Competitive Analysis in the Applications Process

By Daniel Hanger, Manager Applications/Surveillance, Federal Reserve Bank of Minneapolis

FED NOTES: Originally published in the Spring 2015 edition of Bank Owner magazine.

The Federal Reserve considers several aspects of transactions when deciding whether to permit them. We must consider the transaction’s impact on competition for banking services in the affected markets in select cases. We consider competitive implications when: 1) a holding company acquires a bank or thrift, 2) a state member bank or holding company merges with another organization, and 3) individual(s) acquire control of a holding company or state member bank. This article describes how the Federal Reserve analyzes the competitive effect of a proposal and suggests ways an applicant can address competitive issues.

The competitive analysis begins by determining if the parties to the proposal operate in the same market(s). The definition of a banking market is typically based upon factors that include, but are not limited to: 1) trade areas, 2) commuting patterns, 3) shopping patterns, and 4) political boundaries. Many markets follow Metropolitan Statistical Area (MSA) definitions or rural county lines.  Other markets comprise multiple MSAs/counties or parts of MSAs/counties. The Federal Reserve Bank of Minneapolis maintains information about Ninth District bank markets on its website at ( This information includes our preliminary banking market definitions and maps of those markets.  

We presume no adverse competitive effects if the parties to a transaction do not share markets; that is, the transaction will not result in a reduction in the number of entities or intensity of competition for banking services. We evaluate the impact of combining operations in each market when the parties compete in a common market(s).

The Federal Reserve analyzes competitive effects by reviewing market shares and market concentration as measured by deposits, using the Herfindahl-Hirschman Index (HHI). The HHI is the sum of the squared market shares of each depository institution operating in the market. Generally, when calculating the HHI and market shares we give the deposits of commercial banks, thrifts and credit unions weights of 100 percent, 50 percent and 0 percent, respectively. The primary source for data used to determine market shares is the FDIC’s Summary of Deposits. The data, which is collected annually as of June 30, includes the location of each branch and the dollar value of deposits at each branch. The Federal Reserve Bank of St. Louis maintains a website called CASSIDI™ ( which allows calculation of preliminary market shares and HHI changes for potential transactions nationwide. Users should remember that data from this source is preliminary and may change based on timing or the facts and circumstances of a specific application.

Federal Reserve System standards (which are generally consistent with those of the Department of Justice) suggest that an application may have an adverse impact on competition if: (1) the HHI increases by 200 points or more to a level of 1,800 or higher in any market, or (2) the market share for the acquiring party increases to more than 35 percent.  Such applications must be acted on by the Board of Governors.  See the Frequently Asked Questions related to competitive analysis available at: for additional information.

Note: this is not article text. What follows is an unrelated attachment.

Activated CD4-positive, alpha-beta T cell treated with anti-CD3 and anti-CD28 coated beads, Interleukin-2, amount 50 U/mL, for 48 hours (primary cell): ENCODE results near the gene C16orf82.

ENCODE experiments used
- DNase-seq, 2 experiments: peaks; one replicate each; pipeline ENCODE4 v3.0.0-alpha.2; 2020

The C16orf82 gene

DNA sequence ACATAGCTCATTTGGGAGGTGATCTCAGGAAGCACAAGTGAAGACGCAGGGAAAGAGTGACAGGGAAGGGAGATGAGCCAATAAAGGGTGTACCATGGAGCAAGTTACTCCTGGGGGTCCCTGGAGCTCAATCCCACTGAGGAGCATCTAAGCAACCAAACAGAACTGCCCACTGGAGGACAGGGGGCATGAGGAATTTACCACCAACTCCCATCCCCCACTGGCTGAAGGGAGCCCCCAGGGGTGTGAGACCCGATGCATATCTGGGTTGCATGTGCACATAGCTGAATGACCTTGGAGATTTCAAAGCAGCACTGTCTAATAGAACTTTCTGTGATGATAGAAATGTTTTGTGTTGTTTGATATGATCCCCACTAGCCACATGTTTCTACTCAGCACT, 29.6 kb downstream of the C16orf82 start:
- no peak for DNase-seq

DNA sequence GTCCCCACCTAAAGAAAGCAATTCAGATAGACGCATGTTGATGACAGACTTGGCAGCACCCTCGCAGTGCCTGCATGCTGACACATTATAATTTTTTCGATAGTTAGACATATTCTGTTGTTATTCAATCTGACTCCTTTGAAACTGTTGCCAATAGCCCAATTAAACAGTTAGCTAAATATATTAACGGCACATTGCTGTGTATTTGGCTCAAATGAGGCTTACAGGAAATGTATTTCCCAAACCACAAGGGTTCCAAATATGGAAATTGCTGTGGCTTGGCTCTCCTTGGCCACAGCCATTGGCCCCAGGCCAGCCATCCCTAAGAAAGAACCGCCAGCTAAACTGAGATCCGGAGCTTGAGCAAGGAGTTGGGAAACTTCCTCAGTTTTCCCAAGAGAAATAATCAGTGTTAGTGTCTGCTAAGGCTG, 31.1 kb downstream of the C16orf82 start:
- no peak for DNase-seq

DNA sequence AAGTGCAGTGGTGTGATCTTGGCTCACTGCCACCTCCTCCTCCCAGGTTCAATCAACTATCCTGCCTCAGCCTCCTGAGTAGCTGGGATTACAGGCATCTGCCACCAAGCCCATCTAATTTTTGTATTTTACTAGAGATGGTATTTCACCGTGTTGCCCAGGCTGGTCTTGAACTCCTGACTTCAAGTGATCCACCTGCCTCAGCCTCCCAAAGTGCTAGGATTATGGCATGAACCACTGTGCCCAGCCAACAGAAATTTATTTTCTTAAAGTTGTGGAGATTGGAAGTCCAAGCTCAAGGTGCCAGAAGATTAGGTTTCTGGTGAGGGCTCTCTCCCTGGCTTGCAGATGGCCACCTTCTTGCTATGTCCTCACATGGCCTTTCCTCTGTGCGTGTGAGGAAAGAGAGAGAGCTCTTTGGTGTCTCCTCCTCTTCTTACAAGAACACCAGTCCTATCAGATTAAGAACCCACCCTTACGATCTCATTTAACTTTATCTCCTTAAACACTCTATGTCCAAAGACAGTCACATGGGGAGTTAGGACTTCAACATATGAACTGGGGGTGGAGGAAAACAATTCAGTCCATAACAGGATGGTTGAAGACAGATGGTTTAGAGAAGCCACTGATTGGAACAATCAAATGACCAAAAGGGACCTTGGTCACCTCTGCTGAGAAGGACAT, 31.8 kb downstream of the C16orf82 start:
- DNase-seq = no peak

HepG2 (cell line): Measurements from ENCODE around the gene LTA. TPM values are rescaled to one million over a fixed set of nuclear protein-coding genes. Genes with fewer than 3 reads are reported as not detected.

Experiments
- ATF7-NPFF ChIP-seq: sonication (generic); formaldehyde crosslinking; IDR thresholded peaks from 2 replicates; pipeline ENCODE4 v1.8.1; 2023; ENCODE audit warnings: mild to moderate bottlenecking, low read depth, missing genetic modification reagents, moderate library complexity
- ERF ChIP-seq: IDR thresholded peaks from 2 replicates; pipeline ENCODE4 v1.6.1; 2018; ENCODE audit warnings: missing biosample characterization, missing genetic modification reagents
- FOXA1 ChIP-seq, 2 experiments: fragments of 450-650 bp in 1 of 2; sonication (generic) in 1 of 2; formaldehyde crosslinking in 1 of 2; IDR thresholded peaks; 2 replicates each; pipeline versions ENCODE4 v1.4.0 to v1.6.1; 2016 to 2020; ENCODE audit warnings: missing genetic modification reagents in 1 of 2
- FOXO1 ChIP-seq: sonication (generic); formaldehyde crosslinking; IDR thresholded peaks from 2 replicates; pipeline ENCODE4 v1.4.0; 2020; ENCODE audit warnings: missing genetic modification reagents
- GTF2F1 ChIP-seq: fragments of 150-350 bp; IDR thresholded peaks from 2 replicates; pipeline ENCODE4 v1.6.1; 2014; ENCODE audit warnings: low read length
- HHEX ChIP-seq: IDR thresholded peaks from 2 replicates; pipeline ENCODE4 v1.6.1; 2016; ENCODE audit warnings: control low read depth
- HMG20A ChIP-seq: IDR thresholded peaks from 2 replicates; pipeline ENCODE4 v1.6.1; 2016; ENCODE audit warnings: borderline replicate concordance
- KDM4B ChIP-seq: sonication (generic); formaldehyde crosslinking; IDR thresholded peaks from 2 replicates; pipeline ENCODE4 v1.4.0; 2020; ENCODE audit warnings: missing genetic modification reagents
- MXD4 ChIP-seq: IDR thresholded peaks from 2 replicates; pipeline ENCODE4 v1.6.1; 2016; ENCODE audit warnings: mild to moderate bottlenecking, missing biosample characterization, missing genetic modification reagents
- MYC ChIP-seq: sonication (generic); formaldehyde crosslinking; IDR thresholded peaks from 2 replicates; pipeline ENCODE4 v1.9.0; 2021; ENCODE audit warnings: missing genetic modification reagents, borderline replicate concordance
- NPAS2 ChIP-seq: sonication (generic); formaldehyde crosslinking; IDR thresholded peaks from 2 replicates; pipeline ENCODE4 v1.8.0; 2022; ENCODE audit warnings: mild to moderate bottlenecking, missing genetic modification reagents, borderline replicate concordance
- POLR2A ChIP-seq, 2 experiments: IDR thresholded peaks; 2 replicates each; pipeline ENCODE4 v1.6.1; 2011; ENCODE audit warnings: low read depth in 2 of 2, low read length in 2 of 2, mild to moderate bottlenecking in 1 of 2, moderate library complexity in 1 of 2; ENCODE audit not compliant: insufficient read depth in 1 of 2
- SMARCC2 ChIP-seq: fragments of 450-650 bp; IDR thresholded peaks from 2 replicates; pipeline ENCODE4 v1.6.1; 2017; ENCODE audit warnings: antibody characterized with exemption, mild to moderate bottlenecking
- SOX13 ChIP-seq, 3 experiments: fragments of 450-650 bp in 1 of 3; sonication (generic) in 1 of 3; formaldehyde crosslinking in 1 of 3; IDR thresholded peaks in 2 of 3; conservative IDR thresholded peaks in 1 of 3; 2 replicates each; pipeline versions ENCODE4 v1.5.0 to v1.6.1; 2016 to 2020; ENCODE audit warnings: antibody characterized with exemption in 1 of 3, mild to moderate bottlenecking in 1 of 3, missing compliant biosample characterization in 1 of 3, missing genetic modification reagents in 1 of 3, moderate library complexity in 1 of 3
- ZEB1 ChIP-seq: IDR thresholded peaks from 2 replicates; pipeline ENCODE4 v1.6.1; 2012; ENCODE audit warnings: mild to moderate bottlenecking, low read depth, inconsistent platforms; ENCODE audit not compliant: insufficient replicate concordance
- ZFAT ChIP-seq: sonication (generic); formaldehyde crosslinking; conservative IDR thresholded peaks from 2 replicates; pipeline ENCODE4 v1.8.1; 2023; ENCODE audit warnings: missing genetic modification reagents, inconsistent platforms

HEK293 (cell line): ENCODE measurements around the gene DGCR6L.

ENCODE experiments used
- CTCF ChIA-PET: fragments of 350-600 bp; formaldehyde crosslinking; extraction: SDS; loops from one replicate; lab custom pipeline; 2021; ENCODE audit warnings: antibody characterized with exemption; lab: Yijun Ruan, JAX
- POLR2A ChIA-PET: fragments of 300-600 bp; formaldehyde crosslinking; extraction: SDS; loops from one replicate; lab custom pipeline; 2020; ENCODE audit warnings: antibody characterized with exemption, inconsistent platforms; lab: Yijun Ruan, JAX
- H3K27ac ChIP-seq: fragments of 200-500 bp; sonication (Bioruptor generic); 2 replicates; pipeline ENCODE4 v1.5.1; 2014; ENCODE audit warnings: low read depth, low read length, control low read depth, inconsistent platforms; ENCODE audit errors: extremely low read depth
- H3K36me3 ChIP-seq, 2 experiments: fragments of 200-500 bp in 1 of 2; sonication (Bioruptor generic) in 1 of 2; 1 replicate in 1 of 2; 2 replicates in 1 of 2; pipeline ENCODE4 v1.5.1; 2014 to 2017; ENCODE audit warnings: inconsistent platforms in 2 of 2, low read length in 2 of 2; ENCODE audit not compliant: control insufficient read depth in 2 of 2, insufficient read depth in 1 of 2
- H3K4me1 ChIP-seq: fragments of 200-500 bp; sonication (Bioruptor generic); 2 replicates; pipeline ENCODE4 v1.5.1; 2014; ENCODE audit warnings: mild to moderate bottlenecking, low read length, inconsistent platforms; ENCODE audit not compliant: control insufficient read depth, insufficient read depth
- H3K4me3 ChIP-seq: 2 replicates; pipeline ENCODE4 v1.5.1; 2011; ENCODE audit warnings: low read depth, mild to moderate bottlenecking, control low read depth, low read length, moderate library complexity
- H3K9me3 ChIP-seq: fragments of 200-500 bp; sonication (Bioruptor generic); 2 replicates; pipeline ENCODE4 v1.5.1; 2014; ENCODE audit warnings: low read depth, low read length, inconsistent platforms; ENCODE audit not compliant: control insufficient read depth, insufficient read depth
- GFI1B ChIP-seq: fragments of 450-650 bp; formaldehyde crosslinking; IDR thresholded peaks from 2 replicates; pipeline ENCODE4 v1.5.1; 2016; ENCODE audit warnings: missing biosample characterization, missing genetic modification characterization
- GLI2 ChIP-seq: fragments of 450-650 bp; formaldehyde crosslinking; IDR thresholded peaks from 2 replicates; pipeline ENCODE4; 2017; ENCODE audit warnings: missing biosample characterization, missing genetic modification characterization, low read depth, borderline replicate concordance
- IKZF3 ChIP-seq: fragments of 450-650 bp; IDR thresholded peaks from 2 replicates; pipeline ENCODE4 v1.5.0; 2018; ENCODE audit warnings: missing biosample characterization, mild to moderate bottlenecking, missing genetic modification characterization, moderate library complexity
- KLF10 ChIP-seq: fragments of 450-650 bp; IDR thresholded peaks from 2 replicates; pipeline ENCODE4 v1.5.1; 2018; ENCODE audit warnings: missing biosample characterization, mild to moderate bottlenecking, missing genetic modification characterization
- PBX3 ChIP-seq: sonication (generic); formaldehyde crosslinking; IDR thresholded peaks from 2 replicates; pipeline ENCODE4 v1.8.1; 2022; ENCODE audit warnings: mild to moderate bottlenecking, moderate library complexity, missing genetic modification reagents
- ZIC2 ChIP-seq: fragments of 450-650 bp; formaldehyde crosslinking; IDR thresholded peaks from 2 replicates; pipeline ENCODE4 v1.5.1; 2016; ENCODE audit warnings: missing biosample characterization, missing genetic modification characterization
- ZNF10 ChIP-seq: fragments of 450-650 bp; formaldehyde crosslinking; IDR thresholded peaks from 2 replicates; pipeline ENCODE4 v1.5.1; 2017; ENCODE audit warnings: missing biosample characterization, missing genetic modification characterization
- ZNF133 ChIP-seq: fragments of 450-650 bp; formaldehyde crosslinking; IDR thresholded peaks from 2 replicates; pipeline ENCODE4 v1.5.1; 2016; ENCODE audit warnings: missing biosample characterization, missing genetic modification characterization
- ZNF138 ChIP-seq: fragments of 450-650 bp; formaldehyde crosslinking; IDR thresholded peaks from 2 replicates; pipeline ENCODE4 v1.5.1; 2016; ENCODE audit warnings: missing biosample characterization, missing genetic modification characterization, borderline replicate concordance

An applicant can overcome the suggestion of adverse competitive effects in several ways.  First, in some circumstances, the Board may adjust the weight we apply to deposits of some thrifts or credit unions. For example, if the applicant can make a persuasive case that the lending activities of a thrift in the market resemble those of a typical community bank, we may assign a 100 percent weight to that thrift’s deposits.  

Second, an applicant could demonstrate the existence of mitigating factors — characteristics of a particular market that suggests that the market is more competitive than the HHI measure suggests. Mitigating factors can include 1) the attractiveness of a market for entry, 2) the number of competitors, 3) the number of competitors with significant market shares, and 4) a very weak local economy.

Third, the applicant could agree to divest of one or more branches, including the assets and deposits associated with those branches. Sale of deposits to a disinterested third party could reduce the concentration of deposits in the affected market.

Fourth, an applicant may disagree with our preliminary market definition. The applicant would need to propose an alternative market definition which could be larger or smaller than the preliminary market.  The applicant must provide evidence that residents of the proposed market tend to obtain banking services within the proposed market and that the market is not unreasonably large.

Finally, facilitating the smooth transfer of assets by acquiring a failing target may outweigh negative competitive effects of a transaction. 

The Federal Reserve Bank of Minneapolis encourages any organization contemplating an acquisition that potentially would have a negative effect on competition to contact applications staff early in the process.  We can assist you in understanding options available to address potential adverse competitive effects. 

Fed Notes is provided through a partnership the Bank Holding Company Association shares with the Federal Reserve Bank of Minneapolis

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